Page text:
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Growth Differentiation Factor Myostatin Regulates Epithelial-Mesenchymal Transition Genes and Enhances Invasion by Increasing Serine Protease Inhibitors E1 and E2 in Human Trophoblast Cells

By October 3, 2023No Comments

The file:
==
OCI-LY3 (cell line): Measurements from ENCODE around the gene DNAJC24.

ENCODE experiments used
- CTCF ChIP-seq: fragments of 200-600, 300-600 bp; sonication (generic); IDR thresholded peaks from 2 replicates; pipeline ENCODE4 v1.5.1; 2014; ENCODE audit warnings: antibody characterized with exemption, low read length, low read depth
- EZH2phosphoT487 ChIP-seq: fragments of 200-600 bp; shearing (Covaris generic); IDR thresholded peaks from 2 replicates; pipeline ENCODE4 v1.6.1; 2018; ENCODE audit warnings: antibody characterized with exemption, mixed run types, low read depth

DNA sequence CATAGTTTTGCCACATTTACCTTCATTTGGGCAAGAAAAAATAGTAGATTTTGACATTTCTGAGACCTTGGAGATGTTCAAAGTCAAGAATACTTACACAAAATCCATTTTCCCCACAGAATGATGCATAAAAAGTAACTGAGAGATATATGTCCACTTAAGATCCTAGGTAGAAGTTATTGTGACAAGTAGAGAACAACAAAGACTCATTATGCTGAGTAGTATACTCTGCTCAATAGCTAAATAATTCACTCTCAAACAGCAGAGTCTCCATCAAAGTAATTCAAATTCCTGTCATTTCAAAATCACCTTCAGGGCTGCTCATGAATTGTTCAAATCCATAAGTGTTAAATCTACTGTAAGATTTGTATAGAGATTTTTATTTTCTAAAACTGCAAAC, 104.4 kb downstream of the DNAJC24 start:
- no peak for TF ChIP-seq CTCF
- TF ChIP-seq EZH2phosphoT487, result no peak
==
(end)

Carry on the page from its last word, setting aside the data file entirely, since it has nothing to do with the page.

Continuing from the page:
Placental insufficiency disorders, including preeclampsia and intrauterine growth restriction, are major obstetric complications that can have devastating effects on both the mother and the fetus. These syndromes have underlying poor placental trophoblast cell invasion into uterine tissues. Placental invasion is controlled by many hormones and growth factors. Myostatin (MSTN) is a transforming growth factor-β superfamily member recognized for its important role in muscle growth control. MSTN has also been shown to be secreted and functioning in the placenta, and its serum and/or placental levels were found to be upregulated in preeclampsia and intrauterine growth restriction. Considering that the mechanistic role of MSTN in placentation remains poorly understood, we hypothesized that MSTN uses ALK4/5-SMAD2/3/4 signaling to increase human trophoblast invasion through a group of epithelial–mesenchymal transition genes including SERPINE2, PAI-1, and SOX4. mRNA sequencing of control and MSTN-treated primary human trophoblast cells (n = 5) yielded a total of 610 differentially expressed genes (false discovery rate <0.05) of which 380 genes were upregulated and 230 were downregulated. These differentially expressed genes were highly enriched in epithelial–mesenchymal transition genes, and a subset including SERPINE2, PAI-1, and SOX4 was investigated for its role in MSTN-induced trophoblast cell invasion. We found that MSTN induced upregulation of SERPINE2 via ALK4/5-SMAD2/3/4 signaling; however, SMAD2 was not involved in MSTN-induced PAI-1 upregulation. SOX4 was involved in MSTN-induced upregulation of SERPINE2, but not PAI-1. Collectively, this study discovers novel molecular mechanisms of MSTN-induced human trophoblast cell invasion and provides insight into the functional consequences of its dysregulation in placental insufficiency disorders.